This advice-column-style blog for SLPs was authored by Pam Marshalla from 2006 to 2015, the archives of which can be explored here. Use the extensive keywords list found in the right-hand column (on mobile: at the bottom of the page) to browse specific topics, or use the search feature to locate specific words or phrases throughout the entire blog.
Q: What is your opinion about push-in vs. pull-out therapy? Is anyone doing research on this?
As far as I know, no one is doing research on in-class versus pull-out therapy for articulation. I cannot address this question as it concerns language.
In my opinion, in-class stimulation is good for the following:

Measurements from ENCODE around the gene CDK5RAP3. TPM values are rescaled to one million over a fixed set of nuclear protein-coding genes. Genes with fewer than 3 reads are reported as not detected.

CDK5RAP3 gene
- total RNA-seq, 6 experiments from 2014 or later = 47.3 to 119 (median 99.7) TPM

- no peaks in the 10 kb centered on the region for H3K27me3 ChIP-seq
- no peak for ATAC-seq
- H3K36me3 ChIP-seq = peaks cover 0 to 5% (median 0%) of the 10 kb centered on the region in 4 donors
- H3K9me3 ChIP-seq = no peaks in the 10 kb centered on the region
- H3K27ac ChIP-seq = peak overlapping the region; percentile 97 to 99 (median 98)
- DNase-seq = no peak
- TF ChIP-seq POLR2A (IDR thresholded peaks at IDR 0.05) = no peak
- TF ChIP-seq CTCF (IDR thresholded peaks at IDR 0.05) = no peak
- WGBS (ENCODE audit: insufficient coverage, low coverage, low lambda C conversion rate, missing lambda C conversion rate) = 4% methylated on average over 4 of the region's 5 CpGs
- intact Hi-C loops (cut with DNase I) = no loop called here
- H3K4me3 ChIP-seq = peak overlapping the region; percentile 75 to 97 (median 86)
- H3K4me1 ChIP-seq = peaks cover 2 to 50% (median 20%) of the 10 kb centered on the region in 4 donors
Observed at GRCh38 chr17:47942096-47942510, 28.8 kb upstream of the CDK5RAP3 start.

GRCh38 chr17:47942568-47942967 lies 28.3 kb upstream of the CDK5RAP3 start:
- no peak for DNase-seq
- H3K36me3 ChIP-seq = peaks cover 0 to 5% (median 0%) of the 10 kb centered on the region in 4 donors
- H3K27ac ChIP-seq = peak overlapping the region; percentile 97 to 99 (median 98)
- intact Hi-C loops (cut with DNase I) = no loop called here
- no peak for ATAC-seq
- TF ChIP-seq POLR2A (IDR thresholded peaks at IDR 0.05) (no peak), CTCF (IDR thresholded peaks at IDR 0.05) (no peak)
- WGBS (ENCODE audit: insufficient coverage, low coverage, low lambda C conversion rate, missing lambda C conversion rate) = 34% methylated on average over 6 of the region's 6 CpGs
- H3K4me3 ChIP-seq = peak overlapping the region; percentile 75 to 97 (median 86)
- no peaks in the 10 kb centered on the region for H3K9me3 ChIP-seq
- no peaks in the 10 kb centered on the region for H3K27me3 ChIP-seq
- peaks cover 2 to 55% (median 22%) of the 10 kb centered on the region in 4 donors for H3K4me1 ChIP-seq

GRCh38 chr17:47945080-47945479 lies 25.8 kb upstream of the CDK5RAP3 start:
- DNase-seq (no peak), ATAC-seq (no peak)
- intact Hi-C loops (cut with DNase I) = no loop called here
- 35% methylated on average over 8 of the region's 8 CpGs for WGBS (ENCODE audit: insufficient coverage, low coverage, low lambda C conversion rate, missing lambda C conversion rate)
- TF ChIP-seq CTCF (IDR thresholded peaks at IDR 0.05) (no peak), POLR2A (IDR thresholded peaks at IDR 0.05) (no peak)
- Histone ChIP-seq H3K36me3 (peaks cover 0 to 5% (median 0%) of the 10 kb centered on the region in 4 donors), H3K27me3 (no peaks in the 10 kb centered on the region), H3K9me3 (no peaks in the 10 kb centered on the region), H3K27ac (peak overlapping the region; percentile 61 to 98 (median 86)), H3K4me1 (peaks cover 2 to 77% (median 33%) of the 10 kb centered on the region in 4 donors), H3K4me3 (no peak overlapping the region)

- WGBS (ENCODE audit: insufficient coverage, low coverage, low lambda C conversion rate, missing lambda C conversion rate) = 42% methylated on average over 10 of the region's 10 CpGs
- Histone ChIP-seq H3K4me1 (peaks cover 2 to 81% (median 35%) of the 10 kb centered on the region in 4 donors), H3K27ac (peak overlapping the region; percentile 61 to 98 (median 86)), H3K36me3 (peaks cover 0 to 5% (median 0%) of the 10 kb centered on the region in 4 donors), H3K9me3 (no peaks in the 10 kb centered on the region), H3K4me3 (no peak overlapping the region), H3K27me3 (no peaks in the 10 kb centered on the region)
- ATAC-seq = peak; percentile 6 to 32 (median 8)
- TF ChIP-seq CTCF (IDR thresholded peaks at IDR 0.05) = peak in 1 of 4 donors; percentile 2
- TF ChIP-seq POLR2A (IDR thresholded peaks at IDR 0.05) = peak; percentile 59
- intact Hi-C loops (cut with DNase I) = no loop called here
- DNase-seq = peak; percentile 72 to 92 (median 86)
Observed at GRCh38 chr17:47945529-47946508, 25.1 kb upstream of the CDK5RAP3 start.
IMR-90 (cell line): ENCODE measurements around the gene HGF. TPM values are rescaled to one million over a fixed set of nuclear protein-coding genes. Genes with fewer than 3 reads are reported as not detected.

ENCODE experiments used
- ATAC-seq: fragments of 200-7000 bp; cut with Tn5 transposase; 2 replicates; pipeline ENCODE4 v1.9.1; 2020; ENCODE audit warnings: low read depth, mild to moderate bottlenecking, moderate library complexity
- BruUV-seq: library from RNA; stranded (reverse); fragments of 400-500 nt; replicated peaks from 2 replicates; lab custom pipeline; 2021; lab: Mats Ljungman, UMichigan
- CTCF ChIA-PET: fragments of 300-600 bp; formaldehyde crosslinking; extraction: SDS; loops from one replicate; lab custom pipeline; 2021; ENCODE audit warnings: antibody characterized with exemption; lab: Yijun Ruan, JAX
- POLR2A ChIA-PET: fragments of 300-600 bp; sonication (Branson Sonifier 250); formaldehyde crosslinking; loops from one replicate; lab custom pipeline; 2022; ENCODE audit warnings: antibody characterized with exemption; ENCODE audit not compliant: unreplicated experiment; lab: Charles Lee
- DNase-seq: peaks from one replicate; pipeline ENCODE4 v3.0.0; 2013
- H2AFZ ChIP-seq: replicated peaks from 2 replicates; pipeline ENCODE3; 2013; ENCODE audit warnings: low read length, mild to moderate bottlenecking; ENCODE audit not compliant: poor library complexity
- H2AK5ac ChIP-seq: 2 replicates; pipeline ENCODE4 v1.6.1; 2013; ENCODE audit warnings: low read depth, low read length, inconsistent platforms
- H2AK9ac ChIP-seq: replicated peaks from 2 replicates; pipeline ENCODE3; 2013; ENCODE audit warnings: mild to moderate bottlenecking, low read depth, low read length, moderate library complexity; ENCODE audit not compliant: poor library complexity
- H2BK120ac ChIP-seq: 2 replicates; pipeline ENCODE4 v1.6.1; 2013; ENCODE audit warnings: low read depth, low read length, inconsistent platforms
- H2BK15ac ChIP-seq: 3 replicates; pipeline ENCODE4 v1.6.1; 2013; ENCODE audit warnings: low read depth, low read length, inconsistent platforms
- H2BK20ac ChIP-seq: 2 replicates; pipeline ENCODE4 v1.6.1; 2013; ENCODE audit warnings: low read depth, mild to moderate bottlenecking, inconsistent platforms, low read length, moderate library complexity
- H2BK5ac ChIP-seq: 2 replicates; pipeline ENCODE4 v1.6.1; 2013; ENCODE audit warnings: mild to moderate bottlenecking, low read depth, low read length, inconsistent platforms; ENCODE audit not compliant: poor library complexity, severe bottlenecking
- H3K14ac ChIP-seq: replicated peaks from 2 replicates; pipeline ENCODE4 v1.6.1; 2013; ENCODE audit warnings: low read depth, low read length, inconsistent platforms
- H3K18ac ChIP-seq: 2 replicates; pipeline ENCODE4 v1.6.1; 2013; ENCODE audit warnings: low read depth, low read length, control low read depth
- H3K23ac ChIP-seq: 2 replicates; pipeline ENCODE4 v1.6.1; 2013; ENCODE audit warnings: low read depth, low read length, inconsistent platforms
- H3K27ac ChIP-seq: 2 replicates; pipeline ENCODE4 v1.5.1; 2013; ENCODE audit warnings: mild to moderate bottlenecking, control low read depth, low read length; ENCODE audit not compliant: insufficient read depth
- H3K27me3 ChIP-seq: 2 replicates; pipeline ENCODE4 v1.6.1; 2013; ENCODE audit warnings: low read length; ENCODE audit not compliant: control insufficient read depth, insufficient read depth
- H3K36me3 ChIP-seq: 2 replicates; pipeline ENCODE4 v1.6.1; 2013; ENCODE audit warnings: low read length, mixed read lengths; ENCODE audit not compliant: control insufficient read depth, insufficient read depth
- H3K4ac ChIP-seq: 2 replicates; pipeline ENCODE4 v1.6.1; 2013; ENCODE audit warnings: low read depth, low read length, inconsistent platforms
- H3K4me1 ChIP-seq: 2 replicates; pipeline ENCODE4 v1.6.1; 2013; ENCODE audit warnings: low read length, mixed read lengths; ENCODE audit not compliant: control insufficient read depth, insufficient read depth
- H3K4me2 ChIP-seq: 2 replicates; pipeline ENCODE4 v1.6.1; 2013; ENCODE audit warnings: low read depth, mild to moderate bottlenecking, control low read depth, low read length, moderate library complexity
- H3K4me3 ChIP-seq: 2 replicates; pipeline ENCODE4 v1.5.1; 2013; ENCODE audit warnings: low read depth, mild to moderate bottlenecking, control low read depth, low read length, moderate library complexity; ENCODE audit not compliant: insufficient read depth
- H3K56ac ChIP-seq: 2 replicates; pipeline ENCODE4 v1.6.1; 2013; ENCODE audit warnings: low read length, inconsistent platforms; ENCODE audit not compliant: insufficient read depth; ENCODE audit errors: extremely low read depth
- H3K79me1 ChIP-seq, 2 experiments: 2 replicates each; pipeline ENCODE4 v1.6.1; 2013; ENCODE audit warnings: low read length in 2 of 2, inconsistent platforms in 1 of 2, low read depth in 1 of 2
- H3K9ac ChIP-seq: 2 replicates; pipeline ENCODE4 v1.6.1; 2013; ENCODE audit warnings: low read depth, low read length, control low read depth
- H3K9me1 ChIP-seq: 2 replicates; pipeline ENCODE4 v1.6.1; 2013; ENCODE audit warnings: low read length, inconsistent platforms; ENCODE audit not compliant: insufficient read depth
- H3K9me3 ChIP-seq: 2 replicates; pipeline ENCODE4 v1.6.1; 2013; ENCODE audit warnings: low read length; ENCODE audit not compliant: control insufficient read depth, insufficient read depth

- Building general vocabulary and concepts
- Establishing general communication routines
- Encouraging basic syntactic structures
- Stimulating phonological awareness
- Engaging in articulation carryover activities
- Teaching elocution
- Teaching early-developing phonemes—P, B, M etc.
I do not believe that push-in therapy is appropriate for doing the intimate and private work necessary to correct a lateral lisp, a distorted R, or a frontal lisp. I also do not think it appropriate for teaching tongue placement for some of the more problematic phonemes like K and G and so forth.
When you work in the classroom you give up three essential elements of good articulation therapy: PRIVACY, QUIET, and CONTROL. These things matter greatly when treating the articulation errors mentioned above.